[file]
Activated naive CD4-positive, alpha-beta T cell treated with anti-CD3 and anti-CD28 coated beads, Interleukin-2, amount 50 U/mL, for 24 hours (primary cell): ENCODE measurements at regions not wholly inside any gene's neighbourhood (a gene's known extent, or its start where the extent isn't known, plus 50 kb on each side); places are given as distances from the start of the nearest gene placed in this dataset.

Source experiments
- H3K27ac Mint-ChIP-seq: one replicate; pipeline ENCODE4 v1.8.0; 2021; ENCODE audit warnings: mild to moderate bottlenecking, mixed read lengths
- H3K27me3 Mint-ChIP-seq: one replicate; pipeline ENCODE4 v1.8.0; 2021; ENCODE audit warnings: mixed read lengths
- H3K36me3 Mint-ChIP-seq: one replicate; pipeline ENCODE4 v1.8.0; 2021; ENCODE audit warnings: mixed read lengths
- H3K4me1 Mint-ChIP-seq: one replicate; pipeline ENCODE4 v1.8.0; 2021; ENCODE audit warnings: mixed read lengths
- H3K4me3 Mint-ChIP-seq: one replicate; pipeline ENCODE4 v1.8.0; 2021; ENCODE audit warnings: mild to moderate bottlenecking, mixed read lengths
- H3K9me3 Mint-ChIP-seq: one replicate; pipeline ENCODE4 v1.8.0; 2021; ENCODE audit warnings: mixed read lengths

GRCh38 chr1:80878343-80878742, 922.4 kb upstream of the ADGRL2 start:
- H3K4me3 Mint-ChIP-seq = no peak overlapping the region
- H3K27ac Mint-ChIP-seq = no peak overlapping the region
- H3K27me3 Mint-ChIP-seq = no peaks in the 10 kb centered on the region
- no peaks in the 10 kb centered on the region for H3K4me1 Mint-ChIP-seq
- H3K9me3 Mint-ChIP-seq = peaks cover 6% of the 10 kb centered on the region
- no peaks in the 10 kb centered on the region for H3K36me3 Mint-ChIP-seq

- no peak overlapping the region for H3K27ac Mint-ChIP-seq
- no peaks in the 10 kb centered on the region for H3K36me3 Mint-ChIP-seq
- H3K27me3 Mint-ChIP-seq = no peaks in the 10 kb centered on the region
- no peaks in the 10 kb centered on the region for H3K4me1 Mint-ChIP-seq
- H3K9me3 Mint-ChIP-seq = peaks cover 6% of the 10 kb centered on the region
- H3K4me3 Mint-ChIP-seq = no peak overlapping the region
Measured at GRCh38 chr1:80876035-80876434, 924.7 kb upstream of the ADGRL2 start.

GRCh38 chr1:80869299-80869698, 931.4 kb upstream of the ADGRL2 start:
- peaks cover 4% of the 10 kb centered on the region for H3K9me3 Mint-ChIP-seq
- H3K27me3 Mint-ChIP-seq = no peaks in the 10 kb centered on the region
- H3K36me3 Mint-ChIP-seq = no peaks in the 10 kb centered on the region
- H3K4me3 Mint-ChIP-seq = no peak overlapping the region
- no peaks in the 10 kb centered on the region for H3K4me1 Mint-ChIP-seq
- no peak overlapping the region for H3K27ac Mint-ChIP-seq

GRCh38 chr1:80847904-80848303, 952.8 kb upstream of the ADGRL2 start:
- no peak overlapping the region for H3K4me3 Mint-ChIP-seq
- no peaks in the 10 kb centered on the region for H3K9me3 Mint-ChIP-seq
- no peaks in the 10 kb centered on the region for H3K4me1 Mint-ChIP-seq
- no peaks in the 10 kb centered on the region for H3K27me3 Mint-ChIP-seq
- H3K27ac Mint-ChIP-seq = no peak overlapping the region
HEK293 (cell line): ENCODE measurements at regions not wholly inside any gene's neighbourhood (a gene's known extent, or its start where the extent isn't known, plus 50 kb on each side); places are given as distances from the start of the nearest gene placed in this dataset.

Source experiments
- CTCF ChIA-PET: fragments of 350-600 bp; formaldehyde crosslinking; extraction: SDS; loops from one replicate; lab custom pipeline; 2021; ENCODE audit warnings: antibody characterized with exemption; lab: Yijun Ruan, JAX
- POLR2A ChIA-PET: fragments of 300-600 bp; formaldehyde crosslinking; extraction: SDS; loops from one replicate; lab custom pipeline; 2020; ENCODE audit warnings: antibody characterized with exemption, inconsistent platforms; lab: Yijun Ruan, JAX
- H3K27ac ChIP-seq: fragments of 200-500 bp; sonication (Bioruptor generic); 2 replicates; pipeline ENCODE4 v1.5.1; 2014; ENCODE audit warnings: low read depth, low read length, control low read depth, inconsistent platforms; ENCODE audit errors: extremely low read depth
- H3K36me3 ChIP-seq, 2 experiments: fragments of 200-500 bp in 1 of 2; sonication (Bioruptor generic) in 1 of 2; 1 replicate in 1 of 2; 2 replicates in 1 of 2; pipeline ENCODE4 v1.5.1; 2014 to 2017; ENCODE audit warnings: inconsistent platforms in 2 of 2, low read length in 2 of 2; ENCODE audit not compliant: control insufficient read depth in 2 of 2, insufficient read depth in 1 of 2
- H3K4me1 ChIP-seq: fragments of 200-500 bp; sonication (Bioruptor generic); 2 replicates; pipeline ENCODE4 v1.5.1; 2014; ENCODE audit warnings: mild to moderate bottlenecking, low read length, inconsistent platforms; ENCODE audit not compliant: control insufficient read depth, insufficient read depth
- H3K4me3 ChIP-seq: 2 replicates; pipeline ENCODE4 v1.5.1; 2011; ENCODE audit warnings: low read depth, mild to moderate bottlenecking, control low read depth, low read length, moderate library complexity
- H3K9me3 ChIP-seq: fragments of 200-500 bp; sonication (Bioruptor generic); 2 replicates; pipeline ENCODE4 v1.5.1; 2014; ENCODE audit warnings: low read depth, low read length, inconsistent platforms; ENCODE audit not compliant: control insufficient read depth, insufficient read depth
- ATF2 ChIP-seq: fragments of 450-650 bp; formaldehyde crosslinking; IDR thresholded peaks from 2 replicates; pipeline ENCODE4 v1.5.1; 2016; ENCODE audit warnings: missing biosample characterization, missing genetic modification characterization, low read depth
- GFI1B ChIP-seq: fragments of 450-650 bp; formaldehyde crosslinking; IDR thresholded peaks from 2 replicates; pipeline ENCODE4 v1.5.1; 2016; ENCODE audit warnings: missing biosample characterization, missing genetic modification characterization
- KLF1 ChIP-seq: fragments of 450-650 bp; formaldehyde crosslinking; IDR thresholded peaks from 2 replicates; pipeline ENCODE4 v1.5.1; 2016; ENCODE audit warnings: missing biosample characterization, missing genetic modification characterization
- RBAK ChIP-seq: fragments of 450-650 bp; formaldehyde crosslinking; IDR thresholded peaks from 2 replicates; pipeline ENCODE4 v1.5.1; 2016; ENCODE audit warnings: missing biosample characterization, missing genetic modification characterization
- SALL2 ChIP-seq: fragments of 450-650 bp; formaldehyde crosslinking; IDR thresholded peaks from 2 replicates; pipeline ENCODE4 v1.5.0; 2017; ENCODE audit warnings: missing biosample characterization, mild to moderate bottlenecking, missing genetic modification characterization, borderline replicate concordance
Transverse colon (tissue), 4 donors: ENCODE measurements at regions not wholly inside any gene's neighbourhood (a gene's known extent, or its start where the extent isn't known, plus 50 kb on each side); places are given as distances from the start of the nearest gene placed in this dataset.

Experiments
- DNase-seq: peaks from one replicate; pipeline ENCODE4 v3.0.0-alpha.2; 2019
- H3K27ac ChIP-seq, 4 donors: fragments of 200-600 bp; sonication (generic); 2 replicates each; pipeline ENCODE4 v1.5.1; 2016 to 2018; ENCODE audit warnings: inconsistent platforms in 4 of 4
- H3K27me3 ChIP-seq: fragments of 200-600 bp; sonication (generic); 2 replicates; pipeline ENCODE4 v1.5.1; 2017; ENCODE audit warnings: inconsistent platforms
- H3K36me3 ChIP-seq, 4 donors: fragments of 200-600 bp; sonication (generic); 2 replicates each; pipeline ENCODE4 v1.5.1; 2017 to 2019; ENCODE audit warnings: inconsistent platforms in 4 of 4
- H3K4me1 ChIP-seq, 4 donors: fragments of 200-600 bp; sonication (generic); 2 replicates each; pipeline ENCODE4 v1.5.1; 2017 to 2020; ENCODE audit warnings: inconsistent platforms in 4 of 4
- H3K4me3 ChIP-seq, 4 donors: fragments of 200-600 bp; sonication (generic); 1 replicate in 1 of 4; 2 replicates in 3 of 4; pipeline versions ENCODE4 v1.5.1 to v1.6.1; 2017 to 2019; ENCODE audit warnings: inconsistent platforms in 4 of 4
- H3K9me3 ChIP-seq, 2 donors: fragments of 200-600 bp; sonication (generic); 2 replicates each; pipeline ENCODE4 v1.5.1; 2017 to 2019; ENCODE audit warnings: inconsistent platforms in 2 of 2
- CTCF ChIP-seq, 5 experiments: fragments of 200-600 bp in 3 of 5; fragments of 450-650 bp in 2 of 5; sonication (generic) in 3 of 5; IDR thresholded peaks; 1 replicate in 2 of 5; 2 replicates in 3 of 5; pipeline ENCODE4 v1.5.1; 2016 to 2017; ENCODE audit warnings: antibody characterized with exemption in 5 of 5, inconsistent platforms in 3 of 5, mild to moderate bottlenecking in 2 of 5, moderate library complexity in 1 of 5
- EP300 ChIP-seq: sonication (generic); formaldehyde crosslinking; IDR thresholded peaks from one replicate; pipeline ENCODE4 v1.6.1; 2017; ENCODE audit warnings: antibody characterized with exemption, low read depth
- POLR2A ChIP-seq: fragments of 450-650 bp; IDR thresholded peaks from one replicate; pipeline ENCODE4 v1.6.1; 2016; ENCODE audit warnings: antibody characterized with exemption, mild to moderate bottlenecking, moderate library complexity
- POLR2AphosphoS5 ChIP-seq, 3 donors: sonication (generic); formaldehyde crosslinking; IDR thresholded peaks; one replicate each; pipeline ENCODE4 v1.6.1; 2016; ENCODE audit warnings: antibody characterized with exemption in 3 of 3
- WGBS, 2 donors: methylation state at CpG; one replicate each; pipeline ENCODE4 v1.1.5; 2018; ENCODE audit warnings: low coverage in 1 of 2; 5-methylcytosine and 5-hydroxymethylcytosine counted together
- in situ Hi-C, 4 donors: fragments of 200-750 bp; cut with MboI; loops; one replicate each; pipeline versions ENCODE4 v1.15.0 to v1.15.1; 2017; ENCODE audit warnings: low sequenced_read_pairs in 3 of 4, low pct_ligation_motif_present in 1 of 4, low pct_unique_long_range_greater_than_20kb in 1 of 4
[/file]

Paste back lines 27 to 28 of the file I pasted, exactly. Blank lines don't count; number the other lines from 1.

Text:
- H3K4me3 Mint-ChIP-seq = no peak overlapping the region
- no peaks in the 10 kb centered on the region for H3K4me1 Mint-ChIP-seq